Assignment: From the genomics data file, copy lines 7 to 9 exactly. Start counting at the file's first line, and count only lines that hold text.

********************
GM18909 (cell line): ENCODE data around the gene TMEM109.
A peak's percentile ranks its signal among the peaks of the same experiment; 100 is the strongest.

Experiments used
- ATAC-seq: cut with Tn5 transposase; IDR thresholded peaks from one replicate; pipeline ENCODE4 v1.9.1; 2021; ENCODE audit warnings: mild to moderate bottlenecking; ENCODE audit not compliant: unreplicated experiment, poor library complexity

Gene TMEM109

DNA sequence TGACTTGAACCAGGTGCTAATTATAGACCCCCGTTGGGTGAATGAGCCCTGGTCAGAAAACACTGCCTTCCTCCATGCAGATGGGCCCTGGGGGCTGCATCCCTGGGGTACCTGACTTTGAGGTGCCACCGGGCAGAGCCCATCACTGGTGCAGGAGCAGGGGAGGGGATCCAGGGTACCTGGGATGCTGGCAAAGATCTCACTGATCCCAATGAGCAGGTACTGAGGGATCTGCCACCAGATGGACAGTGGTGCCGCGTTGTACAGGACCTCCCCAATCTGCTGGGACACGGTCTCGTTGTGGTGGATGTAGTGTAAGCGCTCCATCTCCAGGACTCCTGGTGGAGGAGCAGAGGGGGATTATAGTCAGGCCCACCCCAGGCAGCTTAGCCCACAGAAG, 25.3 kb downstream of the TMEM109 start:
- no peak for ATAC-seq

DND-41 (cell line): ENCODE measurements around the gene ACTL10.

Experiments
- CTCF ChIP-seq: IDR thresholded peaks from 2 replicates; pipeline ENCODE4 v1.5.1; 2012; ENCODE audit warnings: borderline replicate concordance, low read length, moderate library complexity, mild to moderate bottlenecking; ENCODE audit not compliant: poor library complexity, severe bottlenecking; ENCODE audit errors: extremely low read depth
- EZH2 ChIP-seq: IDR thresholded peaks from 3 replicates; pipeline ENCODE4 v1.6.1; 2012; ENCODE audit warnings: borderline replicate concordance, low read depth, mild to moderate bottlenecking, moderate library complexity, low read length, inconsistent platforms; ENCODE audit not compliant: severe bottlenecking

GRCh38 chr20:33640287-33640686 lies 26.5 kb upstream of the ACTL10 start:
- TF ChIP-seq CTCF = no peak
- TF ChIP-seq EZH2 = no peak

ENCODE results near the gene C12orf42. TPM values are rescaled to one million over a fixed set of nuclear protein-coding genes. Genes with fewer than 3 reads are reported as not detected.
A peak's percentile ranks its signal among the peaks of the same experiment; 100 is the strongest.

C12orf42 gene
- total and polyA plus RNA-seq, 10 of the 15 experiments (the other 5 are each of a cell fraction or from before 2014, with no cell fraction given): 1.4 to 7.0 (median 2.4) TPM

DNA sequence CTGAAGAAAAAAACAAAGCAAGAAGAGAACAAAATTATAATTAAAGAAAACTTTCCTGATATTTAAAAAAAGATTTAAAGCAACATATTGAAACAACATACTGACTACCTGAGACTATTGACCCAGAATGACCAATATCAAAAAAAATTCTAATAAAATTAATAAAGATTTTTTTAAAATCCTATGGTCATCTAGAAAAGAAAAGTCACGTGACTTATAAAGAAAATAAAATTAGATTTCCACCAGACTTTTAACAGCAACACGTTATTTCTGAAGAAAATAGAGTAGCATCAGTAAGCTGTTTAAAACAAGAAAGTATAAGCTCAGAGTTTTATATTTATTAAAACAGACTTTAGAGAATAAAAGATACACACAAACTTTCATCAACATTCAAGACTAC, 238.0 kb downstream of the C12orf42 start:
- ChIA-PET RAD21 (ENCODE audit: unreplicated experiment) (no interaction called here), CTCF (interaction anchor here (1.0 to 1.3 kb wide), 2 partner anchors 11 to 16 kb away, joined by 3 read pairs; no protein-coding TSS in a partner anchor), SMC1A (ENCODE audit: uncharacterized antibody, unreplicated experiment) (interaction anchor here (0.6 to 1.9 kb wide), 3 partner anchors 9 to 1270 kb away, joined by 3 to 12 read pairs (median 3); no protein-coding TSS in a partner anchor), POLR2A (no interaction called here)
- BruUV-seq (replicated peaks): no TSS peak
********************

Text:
- no peak for ATAC-seq

DND-41 (cell line): ENCODE measurements around the gene ACTL10.

Experiments